democratisation of Zimbabwe’s political landscape. Shifting the electoral
power from the registrar-general’s office to the Zimbabwe Electoral
Commission provided much-needed democratic space, notwithstanding Mugabe’s
efforts to gerrymander the process.
The MDC also matured as a political force after a steep learning curve and
was forced to put organisational muscle into getting the support of
Zimbabweans. Morgan Tsvangirai’s MDC has finally come of age. Its real
challenge has only just begun.
a.. Brown is political editor.
With the help of its neighbors, a country could be rescued from autocracy.
Tuesday, April 1, 2008; Page A16
ZIMBABWE IS at a familiar tipping point. There is growing evidence that a
presidential and parliamentary election held Saturday was won by the
opposition -- mandating, at long last, the retirement of 84-year-old
President Robert Mugabe. But there's been a suspicious and prolonged delay
in the announcement of the voting results: By late yesterday the official
election commission had reported tallies from only 66 of 210 parliamentary
districts, and none from the presidential election. It seems pretty clear
that Mr. Mugabe, whose misrule has all but destroyed Zimbabwe during the
past decade, hopes to steal the election and enforce his decision with the
police and army.
Yet history suggests that this is a moment when the combination of popular
pressure and international intervention could spell the end of an autocracy.
From the Philippines in 1986 to Ukraine in 2004, dictators have been undone
when they held elections, lost, then tried to fix the results. Mr. Mugabe
need look no farther than Kenya for an example of what could happen if he
tries to proclaim himself the winner of the presidential vote; a similar
maneuver by incumbent President Mwai Kibaki there in December led to violent
upheaval and forced him to accept a power-sharing agreement.
In Zimbabwe, the need for change is far more urgent. Mr. Mugabe has turned
what was once an African breadbasket into a starving land where store
shelves are empty, the annual inflation rate has reached 100,000 percent and
millions of refugees have fled to neighboring countries. Once widely admired
for leading the struggle against minority white rule, Mr. Mugabe has
resorted to systematic thuggery to preserve his 28-year-old hold on power.
As Secretary of State Condoleezza Rice sharply but correctly said Sunday,
his "regime is a disgrace to the people of Zimbabwe, and a disgrace to
southern Africa and to the continent of Africa as a whole."
Whether Mr. Mugabe succeeds in imposing a fraudulent election result will
depend on whether other governments in southern Africa accept Ms. Rice's
judgment -- and resolve, at last, to do something about the situation. For
years, South African President Thabo Mbeki and other leaders of the Southern
African Development Community (SADC) have tolerated Mr. Mugabe's crimes; at
most they have gently nudged him to stop repressing his opposition and
accept modest reforms. (One of those changes may prove the dictator's
undoing; thanks to a law mandating that polling stations publicly post their
results, the opposition has collected tallies from more than half the
districts that show Mr. Mugabe losing to challenger Morgan Tsvangirai by a
margin of more than two to one.) If SADC members insist that Mr. Mugabe
release and accept the known results, and if they tell him that he will be
isolated if he uses force against peaceful opposition protests, they
probably can nudge their neighbor into a historic and desperately needed
change. If they tolerate another fraud and another entrenchment by Mr.
Mugabe, the disgrace will be theirs.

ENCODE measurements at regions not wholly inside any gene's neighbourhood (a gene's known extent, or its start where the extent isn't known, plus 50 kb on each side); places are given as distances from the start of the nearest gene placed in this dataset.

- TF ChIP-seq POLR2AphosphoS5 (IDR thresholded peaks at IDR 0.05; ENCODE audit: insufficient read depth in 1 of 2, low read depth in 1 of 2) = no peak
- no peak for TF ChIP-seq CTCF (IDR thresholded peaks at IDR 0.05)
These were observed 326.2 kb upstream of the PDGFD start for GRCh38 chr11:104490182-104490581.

01 April 2008
HARARE — Embattled Zimbabwean President Robert Mugabe appeared briefly in
public yesterday, only to ignore questions about the country’s most fiercely
contested election since independence and announce the planned construction
of a world-class cricket stadium to be the centrepiece of his country’s bid
to host the 2015 Cricket World Cup.
Brushing aside questions about the delayed announcement of election results,
Mugabe said a reconstructed Harare Sports Club ground would help the country
win the right to host the next ICC tournament up for grabs.
Speaking at a press conference at his Munhumutapa offices in Harare, the
84-year-old Mugabe, a self-confessed cricket lover, looked tired. He had not
been seen in public since casting his own ballot on Saturday.
Mugabe declined to answer questions about how he regarded his progress in
the polls, only saying he was looking forward to leading his ruling Zanu
(PF) party “on to the field” for its next innings in power, but hinted at a
more conciliatory tone as he talked about a “bridge building” tournament.
“We will show the world that there is more to our country than the lies they
peddle about us,” he said. “The great cricketing countries will come and we
will welcome them and we will beat them.”
An official said work on upgrading the Harare Sports Club, site of the
country’s first Test-level match against India in 1992, would begin as soon
as possible, at a cost of about $50m. The ground, buttressed by the
Presidential Palace and Royal Harare Golf Club in the centre of the city,
accommodates only 10000 spectators. This will be increased to 50000.
One stand at the renovated ground would be named after the disgraced former
South African cricket captain Hansie Cronje, Mugabe said. He did not say who
the other stands would be named after, nor did he give any further details
about the planned reconstruction.
Mugabe, in a 2000 interview with Johannesburg’s Star, after Cronje’s fall
from grace, said that Cronje was a “marvellous” captain, despite being
banned for life from cricket for his attempts to fix matches that saw him
take more than $100000 from bookmakers. Cronje died in a plane crash in June
“What a marvellous captain he was,” Mugabe was reported as saying. “What is
even more sad is that it wasn’t even much money. It’s a pity, a real pity."
The 2011 world cup will be hosted in Asia. Zimbabwe’s bid for the 2015
tournament could not immediately be confirmed with the Dubai-based
International Cricket Council.